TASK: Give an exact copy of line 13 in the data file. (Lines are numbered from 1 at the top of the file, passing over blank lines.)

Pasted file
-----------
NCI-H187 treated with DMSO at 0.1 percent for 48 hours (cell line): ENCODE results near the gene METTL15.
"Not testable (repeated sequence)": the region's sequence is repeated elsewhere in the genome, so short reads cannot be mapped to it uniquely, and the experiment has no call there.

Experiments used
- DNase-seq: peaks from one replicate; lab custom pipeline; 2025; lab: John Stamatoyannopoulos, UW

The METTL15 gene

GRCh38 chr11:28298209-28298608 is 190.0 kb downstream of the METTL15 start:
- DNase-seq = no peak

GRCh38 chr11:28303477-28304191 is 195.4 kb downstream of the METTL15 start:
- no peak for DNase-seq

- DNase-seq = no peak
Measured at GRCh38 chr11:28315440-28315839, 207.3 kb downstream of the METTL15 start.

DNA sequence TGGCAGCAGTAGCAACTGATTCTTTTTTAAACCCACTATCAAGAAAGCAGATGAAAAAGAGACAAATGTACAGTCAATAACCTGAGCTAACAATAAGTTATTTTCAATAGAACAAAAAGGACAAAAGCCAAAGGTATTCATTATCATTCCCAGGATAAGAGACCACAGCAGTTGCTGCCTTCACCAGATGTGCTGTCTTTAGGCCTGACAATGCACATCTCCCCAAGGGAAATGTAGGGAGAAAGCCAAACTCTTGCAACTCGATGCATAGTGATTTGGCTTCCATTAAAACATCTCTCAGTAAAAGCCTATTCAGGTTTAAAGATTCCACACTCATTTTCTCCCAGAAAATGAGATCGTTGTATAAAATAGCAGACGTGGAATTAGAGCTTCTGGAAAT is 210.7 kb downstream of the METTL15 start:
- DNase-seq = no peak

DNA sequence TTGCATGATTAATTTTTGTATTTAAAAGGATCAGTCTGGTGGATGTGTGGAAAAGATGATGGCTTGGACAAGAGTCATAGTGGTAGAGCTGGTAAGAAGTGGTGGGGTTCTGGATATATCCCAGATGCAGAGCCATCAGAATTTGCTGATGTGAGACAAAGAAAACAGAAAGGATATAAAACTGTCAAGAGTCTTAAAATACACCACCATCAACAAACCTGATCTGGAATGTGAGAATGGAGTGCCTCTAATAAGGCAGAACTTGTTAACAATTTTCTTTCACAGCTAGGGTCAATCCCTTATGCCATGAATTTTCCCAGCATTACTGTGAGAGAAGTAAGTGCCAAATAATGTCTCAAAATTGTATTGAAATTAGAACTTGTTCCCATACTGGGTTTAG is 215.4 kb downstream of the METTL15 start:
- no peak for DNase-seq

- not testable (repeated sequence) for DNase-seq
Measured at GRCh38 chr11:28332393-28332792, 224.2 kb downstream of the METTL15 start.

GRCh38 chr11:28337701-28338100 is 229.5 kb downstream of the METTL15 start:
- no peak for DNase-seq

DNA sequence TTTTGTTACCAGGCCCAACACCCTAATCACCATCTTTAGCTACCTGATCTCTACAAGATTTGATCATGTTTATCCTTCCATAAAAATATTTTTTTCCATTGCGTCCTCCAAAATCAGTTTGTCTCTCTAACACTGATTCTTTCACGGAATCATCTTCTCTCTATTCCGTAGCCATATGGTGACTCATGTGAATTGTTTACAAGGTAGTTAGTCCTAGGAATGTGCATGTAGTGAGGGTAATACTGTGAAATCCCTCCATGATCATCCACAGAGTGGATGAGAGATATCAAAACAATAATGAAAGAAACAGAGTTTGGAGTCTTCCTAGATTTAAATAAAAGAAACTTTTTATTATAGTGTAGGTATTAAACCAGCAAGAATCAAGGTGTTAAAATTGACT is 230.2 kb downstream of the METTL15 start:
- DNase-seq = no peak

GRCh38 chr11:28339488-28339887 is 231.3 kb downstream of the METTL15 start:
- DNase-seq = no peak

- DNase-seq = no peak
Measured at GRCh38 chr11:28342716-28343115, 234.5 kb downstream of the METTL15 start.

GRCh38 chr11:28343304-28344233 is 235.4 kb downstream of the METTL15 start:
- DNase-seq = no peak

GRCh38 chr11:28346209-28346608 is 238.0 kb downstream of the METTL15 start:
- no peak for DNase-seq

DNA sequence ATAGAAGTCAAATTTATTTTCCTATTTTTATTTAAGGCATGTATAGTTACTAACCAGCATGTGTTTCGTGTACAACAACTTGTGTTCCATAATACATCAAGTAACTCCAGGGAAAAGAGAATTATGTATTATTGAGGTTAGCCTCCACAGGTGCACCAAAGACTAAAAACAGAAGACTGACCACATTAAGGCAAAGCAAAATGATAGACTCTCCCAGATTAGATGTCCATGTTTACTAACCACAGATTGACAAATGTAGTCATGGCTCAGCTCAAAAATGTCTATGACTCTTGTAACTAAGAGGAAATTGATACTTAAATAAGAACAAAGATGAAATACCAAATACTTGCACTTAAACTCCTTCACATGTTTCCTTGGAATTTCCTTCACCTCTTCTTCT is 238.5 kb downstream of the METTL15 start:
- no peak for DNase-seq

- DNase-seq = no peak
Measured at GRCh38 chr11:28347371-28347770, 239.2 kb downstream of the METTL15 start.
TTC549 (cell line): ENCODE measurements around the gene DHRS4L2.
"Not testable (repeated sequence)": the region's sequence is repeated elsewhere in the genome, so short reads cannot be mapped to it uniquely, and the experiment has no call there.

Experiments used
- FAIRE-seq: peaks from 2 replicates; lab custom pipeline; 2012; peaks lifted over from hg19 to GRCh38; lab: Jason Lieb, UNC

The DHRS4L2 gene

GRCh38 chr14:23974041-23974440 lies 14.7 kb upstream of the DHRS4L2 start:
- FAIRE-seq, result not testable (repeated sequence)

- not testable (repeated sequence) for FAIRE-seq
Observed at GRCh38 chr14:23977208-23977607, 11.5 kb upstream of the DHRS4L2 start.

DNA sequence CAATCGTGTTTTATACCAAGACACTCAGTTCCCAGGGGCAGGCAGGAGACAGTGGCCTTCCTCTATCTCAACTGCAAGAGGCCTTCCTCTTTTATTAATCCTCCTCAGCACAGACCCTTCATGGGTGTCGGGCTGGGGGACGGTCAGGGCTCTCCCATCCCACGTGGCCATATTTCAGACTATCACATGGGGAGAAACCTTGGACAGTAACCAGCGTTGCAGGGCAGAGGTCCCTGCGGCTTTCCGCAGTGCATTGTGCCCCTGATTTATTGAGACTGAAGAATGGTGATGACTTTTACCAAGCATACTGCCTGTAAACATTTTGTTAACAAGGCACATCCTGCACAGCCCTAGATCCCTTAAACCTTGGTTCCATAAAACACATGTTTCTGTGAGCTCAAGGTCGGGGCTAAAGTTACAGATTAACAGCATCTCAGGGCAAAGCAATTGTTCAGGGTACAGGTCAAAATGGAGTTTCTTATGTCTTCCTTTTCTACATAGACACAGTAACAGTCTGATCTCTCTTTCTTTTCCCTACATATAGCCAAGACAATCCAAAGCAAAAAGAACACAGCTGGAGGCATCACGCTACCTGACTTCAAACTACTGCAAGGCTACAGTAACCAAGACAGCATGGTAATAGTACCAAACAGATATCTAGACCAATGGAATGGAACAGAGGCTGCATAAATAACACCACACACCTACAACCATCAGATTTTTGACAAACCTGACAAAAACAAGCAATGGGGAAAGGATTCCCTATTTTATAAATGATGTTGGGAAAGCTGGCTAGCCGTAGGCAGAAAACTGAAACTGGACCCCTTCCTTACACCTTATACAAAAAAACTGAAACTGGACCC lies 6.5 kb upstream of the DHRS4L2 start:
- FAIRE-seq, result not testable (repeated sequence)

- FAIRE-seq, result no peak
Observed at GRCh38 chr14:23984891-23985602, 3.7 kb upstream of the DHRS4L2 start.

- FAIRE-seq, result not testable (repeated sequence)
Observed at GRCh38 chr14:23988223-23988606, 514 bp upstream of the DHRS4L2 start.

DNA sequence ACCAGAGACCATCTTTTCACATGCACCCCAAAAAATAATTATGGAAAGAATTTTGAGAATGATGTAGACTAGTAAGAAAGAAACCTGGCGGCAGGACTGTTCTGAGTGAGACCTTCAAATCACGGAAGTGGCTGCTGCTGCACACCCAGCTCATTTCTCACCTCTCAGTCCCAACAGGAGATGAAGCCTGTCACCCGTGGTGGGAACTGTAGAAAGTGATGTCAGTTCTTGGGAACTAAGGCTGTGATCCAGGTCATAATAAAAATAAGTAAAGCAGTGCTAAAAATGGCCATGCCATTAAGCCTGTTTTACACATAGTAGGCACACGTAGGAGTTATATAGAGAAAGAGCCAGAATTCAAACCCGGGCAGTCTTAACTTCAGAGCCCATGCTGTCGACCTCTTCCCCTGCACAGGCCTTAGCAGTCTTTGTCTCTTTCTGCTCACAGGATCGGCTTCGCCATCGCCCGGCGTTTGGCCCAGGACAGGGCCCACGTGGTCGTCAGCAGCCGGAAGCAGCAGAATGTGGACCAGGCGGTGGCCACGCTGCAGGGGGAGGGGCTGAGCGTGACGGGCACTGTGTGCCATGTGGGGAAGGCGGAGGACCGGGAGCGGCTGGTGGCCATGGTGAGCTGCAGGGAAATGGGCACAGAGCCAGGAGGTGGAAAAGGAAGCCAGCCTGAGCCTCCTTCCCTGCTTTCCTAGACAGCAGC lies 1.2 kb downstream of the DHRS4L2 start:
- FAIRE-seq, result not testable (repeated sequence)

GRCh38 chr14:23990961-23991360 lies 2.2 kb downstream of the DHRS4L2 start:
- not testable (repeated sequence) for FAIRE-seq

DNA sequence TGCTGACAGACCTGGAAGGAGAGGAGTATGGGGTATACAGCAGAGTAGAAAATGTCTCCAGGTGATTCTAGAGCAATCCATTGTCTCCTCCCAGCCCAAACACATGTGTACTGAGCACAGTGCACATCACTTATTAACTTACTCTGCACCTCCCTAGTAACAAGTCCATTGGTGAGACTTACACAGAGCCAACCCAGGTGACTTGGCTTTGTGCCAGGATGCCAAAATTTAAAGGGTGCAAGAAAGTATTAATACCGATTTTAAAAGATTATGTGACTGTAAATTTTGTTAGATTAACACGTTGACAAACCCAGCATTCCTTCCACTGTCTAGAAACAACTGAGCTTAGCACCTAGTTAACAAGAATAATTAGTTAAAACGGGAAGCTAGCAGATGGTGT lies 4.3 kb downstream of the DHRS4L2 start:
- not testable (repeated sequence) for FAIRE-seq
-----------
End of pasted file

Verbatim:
- DNase-seq = no peak